The Great North is but a few days away. As it stands the forecast looks perfect. Cloudy, 17 degrees etc. My race number has turned up and I’ve been put in the C Pen on the day. For those who don’t run (really?) it is common practise to group runners according to ability so a C ranking is frankly astounding for me considering they pen all the way to group M, I think. Just shows how far I have come over the past year or so.

I’ll be tail running the Harcourt Hill Parkrun on Saturday before getting a train up to Newcastle. I have a room booked and flight back to London on Sunday. The flight is at 3.45pm to encourage me NOT to dawdle during the race. I need to finish in 1 hour 39 mins or less to hit the target I set and retire from Half Marathons. An old knee injury from way back when and the funny way I run have conspired together. The knee pain on longer runs is……unpleasant. So pain or not, I’ll have to run fast or I’ll miss my flight.

The pain today is just an ache. I am doing the accepted routine of tapering, reducing the amount of running before I race. I hit my peak (just over 20K in 1 hour 33mins) early August and yesterday was down to 12.5k. One quick jog on Wednesday (5 miles) and that is the last sweat til Sunday.

Tapering though has not been without its problems. I run everywhere and don’t stop for holidays. Every time I come up off a steroid drip I find it hard to get back into an exercise routine so holidays can’t be a self-defeating excuse. After my peak 20k run we all flew off to a Portuguese volcanic island in the middle of nowhere. Idyllic yes. Flat, erm, not so much.

Before we left I had used MapMyRun, a wonderful little app, to help plot a circuit to minimise the wearing on the knee. I had worked out a course where the elevation was no more than 70m which seemed fine. The first Sunday abroad the kids were occupied at lunch so it seemed a good time to go. Yes it was 27 degrees but I’d run in hotter and the humidity? Pah.

I had to do the circuit six times to hit 17.5k. And that 70m elevation was all front loaded. After one lap I could see, perhaps, on reflection, 1 pm with the sun overhead wasn’t the best time to be doing this. By lap three my eyeballs needed windscreen wipers as the sweat poured forth. As I started lap four I could see six laps was going to be more imaginary than real and as I finished that lap my better self (rarely seen but available on request) decided to intervene and insist on just one more circuit. Even that wasn’t possible.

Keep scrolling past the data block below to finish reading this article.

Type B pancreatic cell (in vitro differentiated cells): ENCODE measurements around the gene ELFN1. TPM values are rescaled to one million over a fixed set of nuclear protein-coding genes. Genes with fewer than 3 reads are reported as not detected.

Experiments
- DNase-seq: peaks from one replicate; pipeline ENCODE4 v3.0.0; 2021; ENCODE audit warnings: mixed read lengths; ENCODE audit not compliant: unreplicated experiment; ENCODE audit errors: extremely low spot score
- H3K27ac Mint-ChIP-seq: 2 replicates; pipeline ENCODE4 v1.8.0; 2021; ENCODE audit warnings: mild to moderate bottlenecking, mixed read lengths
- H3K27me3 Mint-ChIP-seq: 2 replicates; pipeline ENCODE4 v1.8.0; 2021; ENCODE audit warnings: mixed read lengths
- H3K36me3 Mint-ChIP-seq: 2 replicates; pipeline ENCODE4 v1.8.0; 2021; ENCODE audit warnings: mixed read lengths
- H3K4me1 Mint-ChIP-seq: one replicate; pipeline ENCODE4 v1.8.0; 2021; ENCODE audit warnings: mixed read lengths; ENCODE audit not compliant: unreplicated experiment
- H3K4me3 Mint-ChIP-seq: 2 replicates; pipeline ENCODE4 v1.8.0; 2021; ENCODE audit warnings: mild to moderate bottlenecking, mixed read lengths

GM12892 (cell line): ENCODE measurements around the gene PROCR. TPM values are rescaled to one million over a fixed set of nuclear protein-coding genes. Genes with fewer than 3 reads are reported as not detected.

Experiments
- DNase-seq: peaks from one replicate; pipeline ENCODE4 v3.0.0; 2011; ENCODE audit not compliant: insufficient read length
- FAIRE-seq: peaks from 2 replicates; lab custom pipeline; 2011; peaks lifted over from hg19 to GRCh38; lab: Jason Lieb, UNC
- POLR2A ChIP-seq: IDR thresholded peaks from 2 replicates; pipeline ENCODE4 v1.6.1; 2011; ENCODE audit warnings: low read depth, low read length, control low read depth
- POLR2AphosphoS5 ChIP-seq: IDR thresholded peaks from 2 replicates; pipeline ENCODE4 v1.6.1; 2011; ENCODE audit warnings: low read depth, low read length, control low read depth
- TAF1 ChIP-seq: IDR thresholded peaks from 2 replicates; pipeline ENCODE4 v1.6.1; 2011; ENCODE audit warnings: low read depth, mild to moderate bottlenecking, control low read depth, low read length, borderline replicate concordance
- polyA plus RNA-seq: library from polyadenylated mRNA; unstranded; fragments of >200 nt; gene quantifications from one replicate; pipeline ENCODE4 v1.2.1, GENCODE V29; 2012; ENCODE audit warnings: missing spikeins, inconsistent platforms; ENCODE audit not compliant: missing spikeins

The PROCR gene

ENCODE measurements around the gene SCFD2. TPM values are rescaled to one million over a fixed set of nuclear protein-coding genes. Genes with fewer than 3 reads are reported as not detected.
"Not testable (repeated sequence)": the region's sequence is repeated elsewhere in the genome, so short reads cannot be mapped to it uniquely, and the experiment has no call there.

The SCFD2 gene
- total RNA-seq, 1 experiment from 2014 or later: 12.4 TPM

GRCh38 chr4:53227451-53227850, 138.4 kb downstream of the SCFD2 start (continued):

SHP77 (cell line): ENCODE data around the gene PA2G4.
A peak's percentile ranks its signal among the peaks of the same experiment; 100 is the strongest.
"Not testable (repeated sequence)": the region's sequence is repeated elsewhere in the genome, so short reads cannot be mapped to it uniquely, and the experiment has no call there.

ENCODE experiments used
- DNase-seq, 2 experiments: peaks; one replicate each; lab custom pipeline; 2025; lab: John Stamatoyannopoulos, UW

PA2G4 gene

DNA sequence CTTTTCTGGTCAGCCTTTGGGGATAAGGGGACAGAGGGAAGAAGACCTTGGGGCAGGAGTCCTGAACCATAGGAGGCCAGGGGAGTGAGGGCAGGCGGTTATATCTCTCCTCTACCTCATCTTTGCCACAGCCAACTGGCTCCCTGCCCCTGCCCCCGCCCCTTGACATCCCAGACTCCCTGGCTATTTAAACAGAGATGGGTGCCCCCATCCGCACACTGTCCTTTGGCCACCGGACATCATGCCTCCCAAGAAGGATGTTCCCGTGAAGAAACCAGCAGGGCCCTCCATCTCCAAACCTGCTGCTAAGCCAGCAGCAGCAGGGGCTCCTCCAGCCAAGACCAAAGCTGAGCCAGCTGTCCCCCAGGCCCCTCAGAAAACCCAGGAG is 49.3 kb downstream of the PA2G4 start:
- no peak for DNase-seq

As I finished the elevation my legs began to fail as did any coherency of thought. I had just enough about me to realise my only friend left was the force of gravity so turned round and head down hill. As I reached back ‘home’ I pissed myself.

Reading that again I understand that sounds bleak. I have always described my condition as Diet MS. When the tumour was then discovered I named it Nigel. When the blackdog returned (in the guise of BDD) I out ran it. It’s not a case of whatever doesn’t kill you makes you stronger. Much more you play the hand that is given. With luck you can game that hand and that’s what I have been doing.

My father, before he died of a broken heart, was diagnosed with prostate cancer and had immense difficulty with the consequences. A man of his generation, his lack of bladder control became one of the walls in which he hid from polite society. My MS tribe know this problem well. For women who have given birth, a weakened pelvic floor mean leakage at the end of a race is not unusual and why many such runners prefer black shorts and leggings. However, the loss of bladder control was a new one for me. And I mean loss not leak.

I have heard about hitting a wall when running longer distances but this was the first time I had done so myself. I think, in many ways, this save me from too much introspection. My legs were jelly and I was full on mumblecore. The fact I slightly smelt of a distant dark corner of Paddington Station was neither here nor there. I had run when it was too hot, too humid and without at least a walk around of the circuit beforehand. The consequences were predictable and a reminder that as much as I joke I have to be honest. I have MS. I am mortal. Hear me mumble…

After the obvious shower and lie down I spent some time working out what next. I now realised that I did have a physical endurance limit and actually took some strange comfort knowing what borderline delirium felt like. It IS good to know and better to know in those circumstances with support than finding out half way through a race, God knows where. But I can’t stop. I maybe rusting forever but I cannot stop.

I started from scratch, running four laps a couple of days later, earlier in the morning when the temperature was more conducive to that sort of stupidity. There were no ill effects from the fuck up run and what I drank before had either sweated out or was stored for later (“coughs gently”). A couple of days after that, 8.30 in the morning, I headed off for the full 17.5k.

There was cloud which helped. I took it easy to start with on the elevation and didn’t bomb the downhill part. Any downhill is always hard on the knees and lower legs anyway. The pace gave me time to think. My MS and all its little comorbidities have begun to bite but this doesn’t mean giving up on my targets, just rethinking how to achieve them. Maybe I do need to run a little slower.

But as I turned the corner on the sixth and last circuit and began to run down to the sun rising over the Atlantic Ocean I saw something beautiful. The light was making patterns on the water that Sir Issac Newton would have been proud of and I am with the Issacs. As I approach the Great North Run, slower than I would have hoped, but running still all I can do is repeat my mantra.

“Fuck you MS”.